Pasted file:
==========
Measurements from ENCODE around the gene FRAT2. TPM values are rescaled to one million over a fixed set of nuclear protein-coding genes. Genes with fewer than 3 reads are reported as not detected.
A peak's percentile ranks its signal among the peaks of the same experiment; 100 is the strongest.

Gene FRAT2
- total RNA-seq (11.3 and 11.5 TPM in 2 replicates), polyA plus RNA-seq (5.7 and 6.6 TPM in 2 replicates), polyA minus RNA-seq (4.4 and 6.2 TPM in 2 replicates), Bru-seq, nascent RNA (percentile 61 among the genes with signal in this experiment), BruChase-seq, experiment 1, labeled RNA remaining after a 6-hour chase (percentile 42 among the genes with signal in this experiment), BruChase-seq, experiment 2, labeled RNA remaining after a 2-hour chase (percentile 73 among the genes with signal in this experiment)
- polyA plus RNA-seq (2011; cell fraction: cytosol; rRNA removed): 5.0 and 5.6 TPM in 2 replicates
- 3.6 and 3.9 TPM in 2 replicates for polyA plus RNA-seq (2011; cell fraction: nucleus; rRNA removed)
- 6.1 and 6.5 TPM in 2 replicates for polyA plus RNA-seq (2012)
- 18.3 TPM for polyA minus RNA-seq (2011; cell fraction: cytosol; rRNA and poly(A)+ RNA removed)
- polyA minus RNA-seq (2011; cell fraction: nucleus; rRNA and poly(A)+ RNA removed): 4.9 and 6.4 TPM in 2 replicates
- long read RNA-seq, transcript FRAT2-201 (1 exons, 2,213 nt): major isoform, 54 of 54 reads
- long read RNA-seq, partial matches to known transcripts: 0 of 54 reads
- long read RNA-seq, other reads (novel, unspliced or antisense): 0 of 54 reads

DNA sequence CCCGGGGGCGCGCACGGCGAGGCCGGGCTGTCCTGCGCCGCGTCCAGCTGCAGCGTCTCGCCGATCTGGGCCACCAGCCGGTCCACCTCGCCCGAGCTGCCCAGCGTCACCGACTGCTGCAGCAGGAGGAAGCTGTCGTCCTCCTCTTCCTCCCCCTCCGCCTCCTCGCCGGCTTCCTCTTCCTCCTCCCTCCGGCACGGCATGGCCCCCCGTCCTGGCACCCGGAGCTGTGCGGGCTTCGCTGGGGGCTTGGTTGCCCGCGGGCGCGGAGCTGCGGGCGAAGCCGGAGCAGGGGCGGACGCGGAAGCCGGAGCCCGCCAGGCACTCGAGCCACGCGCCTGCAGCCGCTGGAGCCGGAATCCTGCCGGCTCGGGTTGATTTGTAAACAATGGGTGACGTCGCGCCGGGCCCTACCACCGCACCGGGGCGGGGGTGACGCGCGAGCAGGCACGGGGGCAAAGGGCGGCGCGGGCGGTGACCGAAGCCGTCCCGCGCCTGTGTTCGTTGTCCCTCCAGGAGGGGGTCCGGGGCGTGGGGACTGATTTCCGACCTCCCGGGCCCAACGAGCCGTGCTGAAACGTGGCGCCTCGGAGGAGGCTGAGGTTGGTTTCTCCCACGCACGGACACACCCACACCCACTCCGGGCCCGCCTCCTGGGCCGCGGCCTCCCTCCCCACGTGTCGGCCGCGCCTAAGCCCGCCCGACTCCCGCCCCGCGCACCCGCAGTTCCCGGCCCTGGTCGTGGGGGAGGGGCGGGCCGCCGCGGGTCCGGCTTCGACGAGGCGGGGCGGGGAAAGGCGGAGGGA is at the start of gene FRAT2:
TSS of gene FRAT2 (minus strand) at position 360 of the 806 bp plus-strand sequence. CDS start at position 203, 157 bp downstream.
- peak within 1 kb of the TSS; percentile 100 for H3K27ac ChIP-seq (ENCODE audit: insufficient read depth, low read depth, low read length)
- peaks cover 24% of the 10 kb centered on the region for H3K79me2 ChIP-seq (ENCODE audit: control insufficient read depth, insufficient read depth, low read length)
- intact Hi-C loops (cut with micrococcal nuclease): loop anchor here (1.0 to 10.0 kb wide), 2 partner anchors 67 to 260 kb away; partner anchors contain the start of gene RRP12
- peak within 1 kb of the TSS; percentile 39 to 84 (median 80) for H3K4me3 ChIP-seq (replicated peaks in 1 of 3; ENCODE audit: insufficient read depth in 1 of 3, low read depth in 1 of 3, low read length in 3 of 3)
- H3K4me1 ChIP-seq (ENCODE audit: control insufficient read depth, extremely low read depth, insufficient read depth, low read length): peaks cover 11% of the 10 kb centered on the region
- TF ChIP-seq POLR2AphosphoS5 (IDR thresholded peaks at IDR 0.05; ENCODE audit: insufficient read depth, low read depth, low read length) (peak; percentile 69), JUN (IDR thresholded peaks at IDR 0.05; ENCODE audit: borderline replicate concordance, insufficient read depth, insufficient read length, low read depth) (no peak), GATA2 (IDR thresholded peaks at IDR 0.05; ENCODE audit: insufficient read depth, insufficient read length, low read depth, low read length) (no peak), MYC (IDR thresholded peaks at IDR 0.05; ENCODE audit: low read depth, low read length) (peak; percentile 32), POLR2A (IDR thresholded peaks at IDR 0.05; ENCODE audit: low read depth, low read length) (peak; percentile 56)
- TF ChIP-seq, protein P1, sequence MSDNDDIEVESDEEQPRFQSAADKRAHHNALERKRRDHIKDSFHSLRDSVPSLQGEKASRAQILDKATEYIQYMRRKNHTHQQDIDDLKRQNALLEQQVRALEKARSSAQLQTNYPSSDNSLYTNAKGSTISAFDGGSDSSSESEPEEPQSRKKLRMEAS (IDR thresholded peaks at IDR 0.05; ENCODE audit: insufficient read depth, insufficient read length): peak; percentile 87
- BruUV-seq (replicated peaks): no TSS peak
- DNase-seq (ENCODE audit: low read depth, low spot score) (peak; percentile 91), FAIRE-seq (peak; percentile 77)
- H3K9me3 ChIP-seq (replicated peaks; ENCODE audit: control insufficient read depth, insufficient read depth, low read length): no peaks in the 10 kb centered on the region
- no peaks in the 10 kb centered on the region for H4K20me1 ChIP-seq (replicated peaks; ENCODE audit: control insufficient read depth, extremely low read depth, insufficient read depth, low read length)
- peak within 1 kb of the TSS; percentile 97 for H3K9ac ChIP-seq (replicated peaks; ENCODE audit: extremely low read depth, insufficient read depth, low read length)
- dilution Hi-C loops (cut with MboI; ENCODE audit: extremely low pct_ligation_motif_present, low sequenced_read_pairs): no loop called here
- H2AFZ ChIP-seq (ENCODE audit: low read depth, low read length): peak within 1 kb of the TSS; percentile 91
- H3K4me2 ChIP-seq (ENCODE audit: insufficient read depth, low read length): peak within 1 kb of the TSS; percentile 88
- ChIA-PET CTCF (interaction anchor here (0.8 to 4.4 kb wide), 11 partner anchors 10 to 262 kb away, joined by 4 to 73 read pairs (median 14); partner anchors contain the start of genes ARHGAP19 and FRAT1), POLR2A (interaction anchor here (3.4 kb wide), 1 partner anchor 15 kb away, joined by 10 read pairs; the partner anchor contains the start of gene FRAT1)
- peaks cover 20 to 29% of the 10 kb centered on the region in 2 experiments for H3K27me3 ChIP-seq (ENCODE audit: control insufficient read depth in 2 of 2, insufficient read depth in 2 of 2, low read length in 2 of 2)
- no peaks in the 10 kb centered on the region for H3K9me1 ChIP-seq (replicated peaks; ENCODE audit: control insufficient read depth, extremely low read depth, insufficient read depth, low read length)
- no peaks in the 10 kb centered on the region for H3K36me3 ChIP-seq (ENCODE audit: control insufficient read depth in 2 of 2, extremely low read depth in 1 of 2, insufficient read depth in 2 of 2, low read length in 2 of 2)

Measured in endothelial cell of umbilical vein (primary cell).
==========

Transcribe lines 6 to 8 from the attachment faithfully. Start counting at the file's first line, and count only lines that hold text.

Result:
- 3.6 and 3.9 TPM in 2 replicates for polyA plus RNA-seq (2011; cell fraction: nucleus; rRNA removed)
- 6.1 and 6.5 TPM in 2 replicates for polyA plus RNA-seq (2012)
- 18.3 TPM for polyA minus RNA-seq (2011; cell fraction: cytosol; rRNA and poly(A)+ RNA removed)